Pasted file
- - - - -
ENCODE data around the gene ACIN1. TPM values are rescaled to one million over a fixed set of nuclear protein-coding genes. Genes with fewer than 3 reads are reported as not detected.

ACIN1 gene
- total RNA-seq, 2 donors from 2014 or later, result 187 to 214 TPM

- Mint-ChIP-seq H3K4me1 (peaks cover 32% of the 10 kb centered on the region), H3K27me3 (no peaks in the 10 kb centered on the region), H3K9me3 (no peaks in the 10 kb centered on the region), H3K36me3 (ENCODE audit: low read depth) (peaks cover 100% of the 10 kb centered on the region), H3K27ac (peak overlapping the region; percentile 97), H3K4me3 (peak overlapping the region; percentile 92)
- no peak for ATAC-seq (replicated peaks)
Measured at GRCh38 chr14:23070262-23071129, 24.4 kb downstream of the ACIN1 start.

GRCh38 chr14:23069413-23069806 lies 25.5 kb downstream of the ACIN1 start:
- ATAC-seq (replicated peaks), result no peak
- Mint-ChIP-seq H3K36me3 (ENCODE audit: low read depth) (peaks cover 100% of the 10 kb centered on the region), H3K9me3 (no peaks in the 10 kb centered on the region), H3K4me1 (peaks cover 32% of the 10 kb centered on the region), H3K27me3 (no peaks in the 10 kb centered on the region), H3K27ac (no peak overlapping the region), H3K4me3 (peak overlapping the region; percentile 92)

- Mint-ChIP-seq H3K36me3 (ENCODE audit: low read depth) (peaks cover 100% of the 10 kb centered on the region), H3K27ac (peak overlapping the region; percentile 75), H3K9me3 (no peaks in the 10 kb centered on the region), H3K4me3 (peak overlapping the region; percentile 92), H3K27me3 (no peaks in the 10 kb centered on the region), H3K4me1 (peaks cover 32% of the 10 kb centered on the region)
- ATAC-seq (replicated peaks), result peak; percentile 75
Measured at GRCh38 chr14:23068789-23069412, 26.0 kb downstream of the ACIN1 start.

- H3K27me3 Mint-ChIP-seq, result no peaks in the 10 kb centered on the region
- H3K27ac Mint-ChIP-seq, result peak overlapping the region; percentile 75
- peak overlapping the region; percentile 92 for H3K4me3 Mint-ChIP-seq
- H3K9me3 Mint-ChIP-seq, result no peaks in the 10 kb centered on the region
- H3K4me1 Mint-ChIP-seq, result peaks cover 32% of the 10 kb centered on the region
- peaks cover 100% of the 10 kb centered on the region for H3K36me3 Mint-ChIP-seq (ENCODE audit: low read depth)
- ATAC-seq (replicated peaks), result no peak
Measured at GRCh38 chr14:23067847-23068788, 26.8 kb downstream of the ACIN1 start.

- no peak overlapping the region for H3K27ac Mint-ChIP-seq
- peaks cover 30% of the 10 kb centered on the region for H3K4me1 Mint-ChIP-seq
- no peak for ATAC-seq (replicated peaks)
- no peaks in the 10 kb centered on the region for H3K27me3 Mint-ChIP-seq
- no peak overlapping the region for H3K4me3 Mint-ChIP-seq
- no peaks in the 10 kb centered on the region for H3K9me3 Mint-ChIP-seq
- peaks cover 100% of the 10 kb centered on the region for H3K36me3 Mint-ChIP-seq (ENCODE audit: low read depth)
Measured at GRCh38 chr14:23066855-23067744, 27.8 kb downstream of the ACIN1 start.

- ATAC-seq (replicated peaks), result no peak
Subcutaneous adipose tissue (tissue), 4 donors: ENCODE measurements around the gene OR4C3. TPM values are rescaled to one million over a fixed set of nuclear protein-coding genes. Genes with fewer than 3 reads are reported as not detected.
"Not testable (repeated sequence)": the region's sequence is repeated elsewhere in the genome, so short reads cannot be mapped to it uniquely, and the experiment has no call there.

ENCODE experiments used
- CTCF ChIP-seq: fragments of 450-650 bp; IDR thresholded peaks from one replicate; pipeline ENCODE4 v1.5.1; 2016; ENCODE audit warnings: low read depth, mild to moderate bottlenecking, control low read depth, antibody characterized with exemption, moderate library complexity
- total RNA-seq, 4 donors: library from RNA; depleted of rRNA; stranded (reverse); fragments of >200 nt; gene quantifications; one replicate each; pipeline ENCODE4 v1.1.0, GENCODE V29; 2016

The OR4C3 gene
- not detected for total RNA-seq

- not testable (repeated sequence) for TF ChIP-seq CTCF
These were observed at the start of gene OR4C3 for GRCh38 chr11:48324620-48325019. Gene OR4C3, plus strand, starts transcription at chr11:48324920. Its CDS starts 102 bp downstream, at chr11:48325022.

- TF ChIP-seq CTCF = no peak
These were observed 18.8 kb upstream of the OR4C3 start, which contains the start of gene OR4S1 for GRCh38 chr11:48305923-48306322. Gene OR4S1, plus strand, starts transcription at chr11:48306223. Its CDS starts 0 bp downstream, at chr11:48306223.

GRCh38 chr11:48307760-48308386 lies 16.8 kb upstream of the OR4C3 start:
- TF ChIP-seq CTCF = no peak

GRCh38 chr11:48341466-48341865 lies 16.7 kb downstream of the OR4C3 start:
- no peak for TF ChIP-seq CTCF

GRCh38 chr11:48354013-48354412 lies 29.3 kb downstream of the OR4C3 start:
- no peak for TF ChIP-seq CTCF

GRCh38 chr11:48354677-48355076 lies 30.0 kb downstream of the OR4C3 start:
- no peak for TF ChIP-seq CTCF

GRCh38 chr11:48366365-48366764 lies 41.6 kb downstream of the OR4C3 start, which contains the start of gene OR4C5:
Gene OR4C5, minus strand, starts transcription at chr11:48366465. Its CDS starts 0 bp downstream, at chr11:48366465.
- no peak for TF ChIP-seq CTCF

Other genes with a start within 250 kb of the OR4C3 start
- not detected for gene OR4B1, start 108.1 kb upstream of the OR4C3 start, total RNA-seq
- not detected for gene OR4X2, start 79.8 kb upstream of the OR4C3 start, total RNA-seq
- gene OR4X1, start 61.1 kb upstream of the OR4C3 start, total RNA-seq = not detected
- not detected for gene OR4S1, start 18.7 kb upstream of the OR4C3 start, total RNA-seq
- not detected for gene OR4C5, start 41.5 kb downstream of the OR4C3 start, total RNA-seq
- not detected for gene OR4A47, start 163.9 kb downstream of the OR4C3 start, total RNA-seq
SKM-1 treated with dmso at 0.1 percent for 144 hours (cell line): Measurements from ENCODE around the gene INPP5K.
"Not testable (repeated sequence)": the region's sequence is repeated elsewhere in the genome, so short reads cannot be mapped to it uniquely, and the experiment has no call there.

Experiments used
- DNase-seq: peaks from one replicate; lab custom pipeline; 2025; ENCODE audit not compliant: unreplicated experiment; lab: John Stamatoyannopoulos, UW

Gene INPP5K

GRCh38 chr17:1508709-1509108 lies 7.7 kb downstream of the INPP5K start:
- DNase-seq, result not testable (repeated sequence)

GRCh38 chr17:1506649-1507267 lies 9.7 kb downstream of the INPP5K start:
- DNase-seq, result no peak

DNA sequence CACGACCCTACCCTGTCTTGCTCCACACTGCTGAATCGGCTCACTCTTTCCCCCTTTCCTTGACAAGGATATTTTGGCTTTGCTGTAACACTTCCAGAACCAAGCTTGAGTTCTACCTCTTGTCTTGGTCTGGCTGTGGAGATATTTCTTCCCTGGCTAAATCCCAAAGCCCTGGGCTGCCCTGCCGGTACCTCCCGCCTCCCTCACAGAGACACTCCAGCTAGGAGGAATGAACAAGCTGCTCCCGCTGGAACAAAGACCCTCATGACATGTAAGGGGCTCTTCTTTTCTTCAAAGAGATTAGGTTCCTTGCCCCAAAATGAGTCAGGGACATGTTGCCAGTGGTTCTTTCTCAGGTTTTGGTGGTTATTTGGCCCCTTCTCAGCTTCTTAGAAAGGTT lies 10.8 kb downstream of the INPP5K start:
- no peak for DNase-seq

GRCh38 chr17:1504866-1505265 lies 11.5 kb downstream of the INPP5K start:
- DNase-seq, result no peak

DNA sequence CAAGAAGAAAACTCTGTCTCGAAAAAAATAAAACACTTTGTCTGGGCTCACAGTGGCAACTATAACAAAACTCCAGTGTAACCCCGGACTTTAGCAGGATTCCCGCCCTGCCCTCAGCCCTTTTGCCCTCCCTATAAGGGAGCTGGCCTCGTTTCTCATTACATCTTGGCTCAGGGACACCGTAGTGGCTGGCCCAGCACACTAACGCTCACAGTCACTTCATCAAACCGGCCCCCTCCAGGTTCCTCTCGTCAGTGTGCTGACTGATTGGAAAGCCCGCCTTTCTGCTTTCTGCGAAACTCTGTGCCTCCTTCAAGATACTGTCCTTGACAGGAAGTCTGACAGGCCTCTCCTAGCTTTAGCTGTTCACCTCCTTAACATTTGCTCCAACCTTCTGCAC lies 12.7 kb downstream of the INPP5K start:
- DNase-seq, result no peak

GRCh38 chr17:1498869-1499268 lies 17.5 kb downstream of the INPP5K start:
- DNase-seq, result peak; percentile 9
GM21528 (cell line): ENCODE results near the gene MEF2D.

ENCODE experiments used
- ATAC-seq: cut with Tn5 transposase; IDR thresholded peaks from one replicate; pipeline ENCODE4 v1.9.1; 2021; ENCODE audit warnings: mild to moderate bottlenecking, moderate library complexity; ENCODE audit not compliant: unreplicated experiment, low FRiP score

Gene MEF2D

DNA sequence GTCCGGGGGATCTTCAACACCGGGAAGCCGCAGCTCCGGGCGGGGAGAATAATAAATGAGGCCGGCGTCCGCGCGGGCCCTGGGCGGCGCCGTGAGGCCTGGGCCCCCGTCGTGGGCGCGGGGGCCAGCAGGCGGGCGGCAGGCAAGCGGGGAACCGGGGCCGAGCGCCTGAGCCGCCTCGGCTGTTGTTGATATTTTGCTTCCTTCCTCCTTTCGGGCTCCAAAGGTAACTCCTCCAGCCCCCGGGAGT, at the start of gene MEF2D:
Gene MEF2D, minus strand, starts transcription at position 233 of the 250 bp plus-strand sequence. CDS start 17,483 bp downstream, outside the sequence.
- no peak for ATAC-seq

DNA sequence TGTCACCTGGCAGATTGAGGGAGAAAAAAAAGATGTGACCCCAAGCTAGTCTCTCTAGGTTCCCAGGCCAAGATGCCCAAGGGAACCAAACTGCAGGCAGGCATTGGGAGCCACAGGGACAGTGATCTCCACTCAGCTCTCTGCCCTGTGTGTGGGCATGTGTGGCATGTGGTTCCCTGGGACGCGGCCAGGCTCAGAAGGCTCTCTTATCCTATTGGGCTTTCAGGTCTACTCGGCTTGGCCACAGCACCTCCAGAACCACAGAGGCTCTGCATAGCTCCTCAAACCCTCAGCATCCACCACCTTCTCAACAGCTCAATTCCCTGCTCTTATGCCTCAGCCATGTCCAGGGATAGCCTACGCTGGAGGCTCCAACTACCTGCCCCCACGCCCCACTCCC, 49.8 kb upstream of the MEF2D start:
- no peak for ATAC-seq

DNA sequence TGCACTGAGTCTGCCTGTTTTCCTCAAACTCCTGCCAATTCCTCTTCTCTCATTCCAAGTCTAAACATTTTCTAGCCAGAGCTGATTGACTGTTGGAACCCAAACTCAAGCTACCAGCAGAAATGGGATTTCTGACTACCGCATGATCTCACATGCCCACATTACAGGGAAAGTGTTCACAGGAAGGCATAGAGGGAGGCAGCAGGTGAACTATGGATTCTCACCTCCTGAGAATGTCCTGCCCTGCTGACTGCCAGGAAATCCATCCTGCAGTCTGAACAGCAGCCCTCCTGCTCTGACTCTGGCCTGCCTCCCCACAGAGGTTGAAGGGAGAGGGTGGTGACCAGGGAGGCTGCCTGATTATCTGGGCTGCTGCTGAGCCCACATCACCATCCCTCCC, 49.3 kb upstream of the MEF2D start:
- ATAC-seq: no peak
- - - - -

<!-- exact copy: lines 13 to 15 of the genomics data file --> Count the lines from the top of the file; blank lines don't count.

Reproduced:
- H3K27me3 Mint-ChIP-seq, result no peaks in the 10 kb centered on the region
- H3K27ac Mint-ChIP-seq, result peak overlapping the region; percentile 75
- peak overlapping the region; percentile 92 for H3K4me3 Mint-ChIP-seq